“We’re talkin’ three gallons of crazy in a two-gallon bucket.”
“That boy’s a half bubble off plumb.”
“Let’s just say that if stupid could fly, he’d be a jet plane.”
“That side of the family don’t have their cornbread done in the middle.”
Bottom line, when the EMTs find you out in the front yard ~2 a.m. nekked as a jaybird, well … here’s your sign.
Then again, if might be nothing more than an anxiety attack if it puts you in a tizzy. You might even have thrown a hissy fit. If it’s an especially bad day, you might could go on to have a conniption or even pitch a fit.
A bystander observing this hot mess might opine that “Isn’t she just full of grace?” These situations aren’t necessarily medical disorders and may just be the result of having to tolerate an excess of dimwits on a daily basis. God bless your heart, darlin’.
In the “does it hurt here” department:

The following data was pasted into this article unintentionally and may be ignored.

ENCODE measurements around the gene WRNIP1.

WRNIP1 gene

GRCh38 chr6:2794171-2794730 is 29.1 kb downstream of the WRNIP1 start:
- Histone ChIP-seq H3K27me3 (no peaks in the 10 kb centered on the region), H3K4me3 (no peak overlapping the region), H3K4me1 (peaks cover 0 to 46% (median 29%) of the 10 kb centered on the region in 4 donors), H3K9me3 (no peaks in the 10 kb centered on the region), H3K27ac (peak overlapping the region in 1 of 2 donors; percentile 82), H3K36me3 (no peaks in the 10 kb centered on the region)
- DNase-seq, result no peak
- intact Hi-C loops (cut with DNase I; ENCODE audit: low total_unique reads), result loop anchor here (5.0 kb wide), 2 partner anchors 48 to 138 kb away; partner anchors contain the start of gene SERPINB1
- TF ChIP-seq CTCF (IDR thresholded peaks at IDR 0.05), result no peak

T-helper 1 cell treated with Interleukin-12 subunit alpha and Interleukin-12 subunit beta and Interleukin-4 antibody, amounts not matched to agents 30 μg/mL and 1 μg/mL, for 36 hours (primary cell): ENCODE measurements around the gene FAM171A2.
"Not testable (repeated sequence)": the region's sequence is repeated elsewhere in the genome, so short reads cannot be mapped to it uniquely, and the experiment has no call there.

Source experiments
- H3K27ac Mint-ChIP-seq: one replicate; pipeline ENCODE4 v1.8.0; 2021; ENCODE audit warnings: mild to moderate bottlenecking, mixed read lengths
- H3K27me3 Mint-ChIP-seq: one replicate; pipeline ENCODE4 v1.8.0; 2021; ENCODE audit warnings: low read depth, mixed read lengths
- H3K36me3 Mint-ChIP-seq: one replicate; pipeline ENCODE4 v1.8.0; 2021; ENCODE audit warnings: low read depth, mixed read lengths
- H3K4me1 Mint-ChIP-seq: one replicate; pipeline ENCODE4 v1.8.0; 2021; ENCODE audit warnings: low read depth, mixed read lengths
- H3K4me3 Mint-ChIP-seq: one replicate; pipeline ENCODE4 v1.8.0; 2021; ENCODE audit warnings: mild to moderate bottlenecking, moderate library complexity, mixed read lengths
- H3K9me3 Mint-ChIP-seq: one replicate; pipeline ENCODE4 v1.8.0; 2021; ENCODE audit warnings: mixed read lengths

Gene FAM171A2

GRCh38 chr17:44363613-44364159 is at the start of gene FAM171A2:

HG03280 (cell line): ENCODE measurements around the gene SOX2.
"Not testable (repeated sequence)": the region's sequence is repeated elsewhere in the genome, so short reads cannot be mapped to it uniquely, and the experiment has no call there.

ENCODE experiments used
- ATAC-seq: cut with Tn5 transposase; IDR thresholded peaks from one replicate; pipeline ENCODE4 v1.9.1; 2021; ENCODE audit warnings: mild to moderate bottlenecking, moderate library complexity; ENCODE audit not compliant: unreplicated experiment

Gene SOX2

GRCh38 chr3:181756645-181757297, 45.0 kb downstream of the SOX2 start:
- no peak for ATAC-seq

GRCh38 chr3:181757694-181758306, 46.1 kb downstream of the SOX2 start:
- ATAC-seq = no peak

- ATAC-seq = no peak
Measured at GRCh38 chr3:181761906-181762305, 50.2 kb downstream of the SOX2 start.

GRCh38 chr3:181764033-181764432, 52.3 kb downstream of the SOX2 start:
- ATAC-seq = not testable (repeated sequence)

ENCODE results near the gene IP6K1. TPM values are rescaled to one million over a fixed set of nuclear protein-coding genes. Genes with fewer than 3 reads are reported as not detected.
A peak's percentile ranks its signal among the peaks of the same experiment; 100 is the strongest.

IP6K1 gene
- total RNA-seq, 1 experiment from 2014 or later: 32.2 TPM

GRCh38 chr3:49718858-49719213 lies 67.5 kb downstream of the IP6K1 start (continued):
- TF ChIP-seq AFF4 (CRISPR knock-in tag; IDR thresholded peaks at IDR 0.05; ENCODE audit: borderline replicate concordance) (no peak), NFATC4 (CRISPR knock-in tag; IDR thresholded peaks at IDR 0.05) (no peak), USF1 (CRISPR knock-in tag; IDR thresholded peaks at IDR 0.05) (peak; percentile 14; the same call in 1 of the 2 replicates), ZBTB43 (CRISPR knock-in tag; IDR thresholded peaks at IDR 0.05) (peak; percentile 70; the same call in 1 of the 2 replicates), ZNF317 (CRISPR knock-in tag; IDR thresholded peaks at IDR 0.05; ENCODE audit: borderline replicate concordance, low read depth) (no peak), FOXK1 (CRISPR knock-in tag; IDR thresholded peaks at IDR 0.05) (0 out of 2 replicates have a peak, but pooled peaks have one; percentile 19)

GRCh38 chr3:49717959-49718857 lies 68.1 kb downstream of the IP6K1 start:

Neck: “Only when I try to swaller.” Although it’s not always painful to have somethin’ stuck in the gizzard, if you felt like you swallered a frog that can’t either feel or taste good.
Abdomen: “Only when you mash on it.” During an abdominal exam, a patient once told me she had the collywobbles (butterflies in the stomach, nausea). I now know that if they sit upright directly after they say that, you should immediately hand them the nearest round receptacle to heave into, and step aside, post haste.
Wound care: Make sure that you don’t stint on the injectable anesthesia as some of the printable responses could include, “What in tarnation! Lord have mercy! Heavens to Betsy! What in the Sam Hill! I do declare! And my personal favorite: For cryin’ out loud, doc!” While I do numb people up well, it’s the first 30 seconds of the process that tends to raise the indignation.
Examining anatomy where the sun don’t shine